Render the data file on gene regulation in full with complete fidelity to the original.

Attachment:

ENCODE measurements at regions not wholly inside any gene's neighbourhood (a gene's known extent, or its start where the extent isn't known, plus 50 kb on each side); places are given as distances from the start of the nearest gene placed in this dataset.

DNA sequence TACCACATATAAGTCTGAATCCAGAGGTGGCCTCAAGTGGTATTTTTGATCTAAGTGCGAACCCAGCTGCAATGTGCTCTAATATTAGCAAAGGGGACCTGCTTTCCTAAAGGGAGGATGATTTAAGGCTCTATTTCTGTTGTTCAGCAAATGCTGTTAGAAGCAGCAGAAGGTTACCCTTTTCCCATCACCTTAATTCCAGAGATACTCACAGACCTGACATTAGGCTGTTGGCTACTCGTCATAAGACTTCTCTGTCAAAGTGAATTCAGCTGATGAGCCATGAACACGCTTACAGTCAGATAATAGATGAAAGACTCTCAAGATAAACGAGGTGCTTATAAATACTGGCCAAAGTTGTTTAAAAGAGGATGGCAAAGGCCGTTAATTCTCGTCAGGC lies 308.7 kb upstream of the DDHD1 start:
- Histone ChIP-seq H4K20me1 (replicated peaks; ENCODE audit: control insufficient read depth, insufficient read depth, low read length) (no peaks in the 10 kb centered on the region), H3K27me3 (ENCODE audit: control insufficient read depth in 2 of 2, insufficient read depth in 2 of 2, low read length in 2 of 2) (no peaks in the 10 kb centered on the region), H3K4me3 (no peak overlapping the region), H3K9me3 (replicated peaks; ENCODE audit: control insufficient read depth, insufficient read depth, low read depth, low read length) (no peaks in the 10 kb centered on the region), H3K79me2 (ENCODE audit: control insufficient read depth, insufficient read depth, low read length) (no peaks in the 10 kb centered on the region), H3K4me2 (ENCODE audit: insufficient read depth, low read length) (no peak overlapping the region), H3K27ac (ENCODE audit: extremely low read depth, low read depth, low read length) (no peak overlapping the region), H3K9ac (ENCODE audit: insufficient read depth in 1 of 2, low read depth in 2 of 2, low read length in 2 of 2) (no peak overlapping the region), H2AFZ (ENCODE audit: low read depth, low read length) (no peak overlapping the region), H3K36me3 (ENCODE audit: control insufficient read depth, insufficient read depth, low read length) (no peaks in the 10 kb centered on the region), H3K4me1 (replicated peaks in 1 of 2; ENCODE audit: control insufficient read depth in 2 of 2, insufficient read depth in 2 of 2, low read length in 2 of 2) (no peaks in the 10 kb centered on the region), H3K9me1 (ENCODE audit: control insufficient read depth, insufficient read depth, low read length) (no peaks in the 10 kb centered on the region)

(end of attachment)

ENCODE measurements at regions not wholly inside any gene's neighbourhood (a gene's known extent, or its start where the extent isn't known, plus 50 kb on each side); places are given as distances from the start of the nearest gene placed in this dataset.

DNA sequence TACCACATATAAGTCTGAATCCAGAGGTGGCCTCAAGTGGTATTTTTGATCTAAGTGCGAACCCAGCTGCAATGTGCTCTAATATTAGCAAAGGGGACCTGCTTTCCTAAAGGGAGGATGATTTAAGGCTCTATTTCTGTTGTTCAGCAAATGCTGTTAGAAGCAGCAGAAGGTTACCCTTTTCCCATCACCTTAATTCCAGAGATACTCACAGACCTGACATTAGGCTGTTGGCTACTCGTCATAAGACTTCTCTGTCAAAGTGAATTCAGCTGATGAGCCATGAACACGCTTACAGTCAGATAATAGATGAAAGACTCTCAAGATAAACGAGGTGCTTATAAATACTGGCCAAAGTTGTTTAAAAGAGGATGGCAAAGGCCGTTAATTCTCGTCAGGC lies 308.7 kb upstream of the DDHD1 start:
- Histone ChIP-seq H4K20me1 (replicated peaks; ENCODE audit: control insufficient read depth, insufficient read depth, low read length) (no peaks in the 10 kb centered on the region), H3K27me3 (ENCODE audit: control insufficient read depth in 2 of 2, insufficient read depth in 2 of 2, low read length in 2 of 2) (no peaks in the 10 kb centered on the region), H3K4me3 (no peak overlapping the region), H3K9me3 (replicated peaks; ENCODE audit: control insufficient read depth, insufficient read depth, low read depth, low read length) (no peaks in the 10 kb centered on the region), H3K79me2 (ENCODE audit: control insufficient read depth, insufficient read depth, low read length) (no peaks in the 10 kb centered on the region), H3K4me2 (ENCODE audit: insufficient read depth, low read length) (no peak overlapping the region), H3K27ac (ENCODE audit: extremely low read depth, low read depth, low read length) (no peak overlapping the region), H3K9ac (ENCODE audit: insufficient read depth in 1 of 2, low read depth in 2 of 2, low read length in 2 of 2) (no peak overlapping the region), H2AFZ (ENCODE audit: low read depth, low read length) (no peak overlapping the region), H3K36me3 (ENCODE audit: control insufficient read depth, insufficient read depth, low read length) (no peaks in the 10 kb centered on the region), H3K4me1 (replicated peaks in 1 of 2; ENCODE audit: control insufficient read depth in 2 of 2, insufficient read depth in 2 of 2, low read length in 2 of 2) (no peaks in the 10 kb centered on the region), H3K9me1 (ENCODE audit: control insufficient read depth, insufficient read depth, low read length) (no peaks in the 10 kb centered on the region)